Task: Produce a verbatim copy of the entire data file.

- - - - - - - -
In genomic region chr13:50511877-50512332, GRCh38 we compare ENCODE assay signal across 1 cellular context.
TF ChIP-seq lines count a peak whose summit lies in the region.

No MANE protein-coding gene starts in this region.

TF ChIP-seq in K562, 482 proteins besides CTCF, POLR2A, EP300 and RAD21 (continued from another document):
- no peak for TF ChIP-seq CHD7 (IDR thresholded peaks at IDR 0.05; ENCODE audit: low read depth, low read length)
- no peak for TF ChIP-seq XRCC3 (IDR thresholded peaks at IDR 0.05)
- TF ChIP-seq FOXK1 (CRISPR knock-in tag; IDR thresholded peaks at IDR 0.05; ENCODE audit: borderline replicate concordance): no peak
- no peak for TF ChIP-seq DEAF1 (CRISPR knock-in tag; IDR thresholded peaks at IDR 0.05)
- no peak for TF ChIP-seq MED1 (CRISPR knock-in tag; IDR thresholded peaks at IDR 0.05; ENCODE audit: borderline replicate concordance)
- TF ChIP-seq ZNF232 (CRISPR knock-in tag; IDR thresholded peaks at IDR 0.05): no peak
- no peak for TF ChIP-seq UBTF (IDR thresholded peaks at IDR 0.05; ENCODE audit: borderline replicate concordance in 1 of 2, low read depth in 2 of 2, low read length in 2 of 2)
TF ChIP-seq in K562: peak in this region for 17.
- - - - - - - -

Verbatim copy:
In genomic region chr13:50511877-50512332, GRCh38 we compare ENCODE assay signal across 1 cellular context.
TF ChIP-seq lines count a peak whose summit lies in the region.

No MANE protein-coding gene starts in this region.

TF ChIP-seq in K562, 482 proteins besides CTCF, POLR2A, EP300 and RAD21 (continued from another document):
- no peak for TF ChIP-seq CHD7 (IDR thresholded peaks at IDR 0.05; ENCODE audit: low read depth, low read length)
- no peak for TF ChIP-seq XRCC3 (IDR thresholded peaks at IDR 0.05)
- TF ChIP-seq FOXK1 (CRISPR knock-in tag; IDR thresholded peaks at IDR 0.05; ENCODE audit: borderline replicate concordance): no peak
- no peak for TF ChIP-seq DEAF1 (CRISPR knock-in tag; IDR thresholded peaks at IDR 0.05)
- no peak for TF ChIP-seq MED1 (CRISPR knock-in tag; IDR thresholded peaks at IDR 0.05; ENCODE audit: borderline replicate concordance)
- TF ChIP-seq ZNF232 (CRISPR knock-in tag; IDR thresholded peaks at IDR 0.05): no peak
- no peak for TF ChIP-seq UBTF (IDR thresholded peaks at IDR 0.05; ENCODE audit: borderline replicate concordance in 1 of 2, low read depth in 2 of 2, low read length in 2 of 2)
TF ChIP-seq in K562: peak in this region for 17.